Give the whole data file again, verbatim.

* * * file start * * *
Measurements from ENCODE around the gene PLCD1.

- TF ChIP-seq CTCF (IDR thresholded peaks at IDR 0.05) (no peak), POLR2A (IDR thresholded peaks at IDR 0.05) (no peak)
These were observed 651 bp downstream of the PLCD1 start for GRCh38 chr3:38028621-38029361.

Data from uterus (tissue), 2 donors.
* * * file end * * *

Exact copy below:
Measurements from ENCODE around the gene PLCD1.

- TF ChIP-seq CTCF (IDR thresholded peaks at IDR 0.05) (no peak), POLR2A (IDR thresholded peaks at IDR 0.05) (no peak)
These were observed 651 bp downstream of the PLCD1 start for GRCh38 chr3:38028621-38029361.

Data from uterus (tissue), 2 donors.